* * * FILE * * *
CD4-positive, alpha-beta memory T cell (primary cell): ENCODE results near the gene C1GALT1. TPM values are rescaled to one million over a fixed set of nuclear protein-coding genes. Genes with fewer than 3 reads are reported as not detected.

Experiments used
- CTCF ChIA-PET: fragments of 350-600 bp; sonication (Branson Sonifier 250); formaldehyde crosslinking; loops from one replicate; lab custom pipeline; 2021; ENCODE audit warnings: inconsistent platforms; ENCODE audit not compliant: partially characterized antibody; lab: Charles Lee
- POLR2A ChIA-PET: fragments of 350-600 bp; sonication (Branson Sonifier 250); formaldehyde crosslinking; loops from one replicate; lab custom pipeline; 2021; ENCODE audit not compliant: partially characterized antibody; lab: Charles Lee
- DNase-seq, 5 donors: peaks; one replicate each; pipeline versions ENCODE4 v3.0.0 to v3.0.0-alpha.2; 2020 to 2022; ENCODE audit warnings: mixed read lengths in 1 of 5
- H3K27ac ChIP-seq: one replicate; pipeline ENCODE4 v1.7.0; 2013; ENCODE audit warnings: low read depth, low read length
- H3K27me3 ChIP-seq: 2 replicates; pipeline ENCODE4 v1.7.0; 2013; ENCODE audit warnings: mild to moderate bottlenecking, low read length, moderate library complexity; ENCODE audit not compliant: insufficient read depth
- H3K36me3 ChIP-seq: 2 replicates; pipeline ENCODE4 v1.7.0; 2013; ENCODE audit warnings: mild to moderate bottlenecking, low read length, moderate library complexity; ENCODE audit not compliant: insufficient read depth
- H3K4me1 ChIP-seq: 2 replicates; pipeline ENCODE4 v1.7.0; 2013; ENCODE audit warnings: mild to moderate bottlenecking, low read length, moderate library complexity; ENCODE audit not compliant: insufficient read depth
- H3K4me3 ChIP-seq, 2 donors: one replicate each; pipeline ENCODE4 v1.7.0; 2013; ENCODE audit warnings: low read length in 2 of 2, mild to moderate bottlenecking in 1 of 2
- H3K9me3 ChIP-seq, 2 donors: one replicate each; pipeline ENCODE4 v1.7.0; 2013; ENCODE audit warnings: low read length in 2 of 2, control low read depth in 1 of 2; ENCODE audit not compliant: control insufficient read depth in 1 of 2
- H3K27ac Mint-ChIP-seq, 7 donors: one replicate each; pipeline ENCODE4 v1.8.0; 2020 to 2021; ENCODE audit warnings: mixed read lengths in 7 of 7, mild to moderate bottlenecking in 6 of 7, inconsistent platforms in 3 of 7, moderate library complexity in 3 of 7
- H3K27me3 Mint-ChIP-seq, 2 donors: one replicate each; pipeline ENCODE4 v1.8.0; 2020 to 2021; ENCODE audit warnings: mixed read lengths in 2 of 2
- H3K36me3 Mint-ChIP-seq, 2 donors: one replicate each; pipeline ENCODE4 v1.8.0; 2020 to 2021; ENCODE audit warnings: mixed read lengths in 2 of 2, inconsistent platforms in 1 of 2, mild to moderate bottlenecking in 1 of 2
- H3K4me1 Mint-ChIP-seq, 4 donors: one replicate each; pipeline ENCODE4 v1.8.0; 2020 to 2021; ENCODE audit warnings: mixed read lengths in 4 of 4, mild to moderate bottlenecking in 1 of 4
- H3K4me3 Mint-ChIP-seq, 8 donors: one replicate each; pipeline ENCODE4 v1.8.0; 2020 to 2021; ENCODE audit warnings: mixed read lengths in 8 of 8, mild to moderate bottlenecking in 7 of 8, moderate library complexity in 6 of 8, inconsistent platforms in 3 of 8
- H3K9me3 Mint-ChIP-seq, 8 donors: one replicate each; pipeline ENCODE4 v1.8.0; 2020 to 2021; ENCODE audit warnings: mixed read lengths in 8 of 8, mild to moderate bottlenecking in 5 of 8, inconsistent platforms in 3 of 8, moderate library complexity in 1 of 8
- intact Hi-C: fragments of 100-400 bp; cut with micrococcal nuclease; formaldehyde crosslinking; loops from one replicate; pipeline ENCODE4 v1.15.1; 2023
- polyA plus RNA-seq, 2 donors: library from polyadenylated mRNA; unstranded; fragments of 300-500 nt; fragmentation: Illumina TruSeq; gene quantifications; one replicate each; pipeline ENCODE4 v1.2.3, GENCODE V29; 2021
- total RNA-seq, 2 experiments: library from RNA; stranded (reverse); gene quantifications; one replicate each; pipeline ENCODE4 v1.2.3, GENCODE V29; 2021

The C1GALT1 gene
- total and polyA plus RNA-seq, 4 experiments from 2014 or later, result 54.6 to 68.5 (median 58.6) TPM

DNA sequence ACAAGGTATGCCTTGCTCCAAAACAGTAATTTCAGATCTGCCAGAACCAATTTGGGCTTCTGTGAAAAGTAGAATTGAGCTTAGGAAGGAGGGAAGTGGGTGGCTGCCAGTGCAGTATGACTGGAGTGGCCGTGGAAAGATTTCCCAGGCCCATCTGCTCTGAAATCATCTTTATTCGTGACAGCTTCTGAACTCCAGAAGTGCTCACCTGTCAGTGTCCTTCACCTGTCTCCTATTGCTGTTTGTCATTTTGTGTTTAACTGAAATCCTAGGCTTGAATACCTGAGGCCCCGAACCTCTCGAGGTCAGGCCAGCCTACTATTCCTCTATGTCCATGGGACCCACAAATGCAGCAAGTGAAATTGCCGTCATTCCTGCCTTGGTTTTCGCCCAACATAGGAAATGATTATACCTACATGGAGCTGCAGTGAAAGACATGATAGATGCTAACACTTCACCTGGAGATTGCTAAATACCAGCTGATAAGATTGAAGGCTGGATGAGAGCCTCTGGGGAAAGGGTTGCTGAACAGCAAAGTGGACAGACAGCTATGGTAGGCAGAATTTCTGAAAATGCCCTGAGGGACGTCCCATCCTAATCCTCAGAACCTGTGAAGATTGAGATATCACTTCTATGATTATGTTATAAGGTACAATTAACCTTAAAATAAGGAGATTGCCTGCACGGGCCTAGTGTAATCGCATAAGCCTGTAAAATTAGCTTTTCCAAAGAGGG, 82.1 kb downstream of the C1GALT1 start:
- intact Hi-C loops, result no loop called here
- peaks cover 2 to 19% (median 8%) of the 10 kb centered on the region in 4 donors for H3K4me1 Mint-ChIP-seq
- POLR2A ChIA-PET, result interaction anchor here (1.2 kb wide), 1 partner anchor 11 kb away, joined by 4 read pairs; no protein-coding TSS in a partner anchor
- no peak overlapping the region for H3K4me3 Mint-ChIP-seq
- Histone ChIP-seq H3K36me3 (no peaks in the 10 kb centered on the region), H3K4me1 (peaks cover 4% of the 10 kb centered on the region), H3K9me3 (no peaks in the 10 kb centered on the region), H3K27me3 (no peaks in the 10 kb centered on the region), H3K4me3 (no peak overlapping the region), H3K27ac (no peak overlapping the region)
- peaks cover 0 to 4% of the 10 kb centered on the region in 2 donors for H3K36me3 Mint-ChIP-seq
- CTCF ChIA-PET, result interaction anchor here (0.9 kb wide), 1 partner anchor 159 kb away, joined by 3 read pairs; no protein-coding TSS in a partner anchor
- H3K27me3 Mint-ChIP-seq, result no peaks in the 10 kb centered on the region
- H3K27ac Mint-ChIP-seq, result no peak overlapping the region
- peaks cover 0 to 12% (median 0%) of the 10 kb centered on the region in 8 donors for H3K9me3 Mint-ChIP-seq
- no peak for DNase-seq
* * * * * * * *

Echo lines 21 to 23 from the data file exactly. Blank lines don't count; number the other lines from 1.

The C1GALT1 gene
- total and polyA plus RNA-seq, 4 experiments from 2014 or later, result 54.6 to 68.5 (median 58.6) TPM

DNA sequence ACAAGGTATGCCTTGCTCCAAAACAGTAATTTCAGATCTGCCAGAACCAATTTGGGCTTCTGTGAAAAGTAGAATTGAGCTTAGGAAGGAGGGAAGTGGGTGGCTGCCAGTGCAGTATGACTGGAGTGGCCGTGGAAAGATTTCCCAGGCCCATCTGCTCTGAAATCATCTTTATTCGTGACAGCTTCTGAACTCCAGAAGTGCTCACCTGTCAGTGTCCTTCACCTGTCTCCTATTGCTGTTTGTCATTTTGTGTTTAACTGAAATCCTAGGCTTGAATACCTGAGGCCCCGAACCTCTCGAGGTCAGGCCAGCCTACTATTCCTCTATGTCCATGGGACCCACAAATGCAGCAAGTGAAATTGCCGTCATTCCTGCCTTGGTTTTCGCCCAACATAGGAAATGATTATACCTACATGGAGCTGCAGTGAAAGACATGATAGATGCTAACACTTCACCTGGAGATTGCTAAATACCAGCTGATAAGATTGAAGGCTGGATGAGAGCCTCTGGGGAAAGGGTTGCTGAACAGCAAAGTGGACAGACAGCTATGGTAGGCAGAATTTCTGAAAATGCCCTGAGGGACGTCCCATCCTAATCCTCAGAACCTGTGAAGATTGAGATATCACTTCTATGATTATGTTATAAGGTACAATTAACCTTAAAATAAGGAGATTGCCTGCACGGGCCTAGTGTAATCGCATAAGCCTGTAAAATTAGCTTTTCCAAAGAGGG, 82.1 kb downstream of the C1GALT1 start: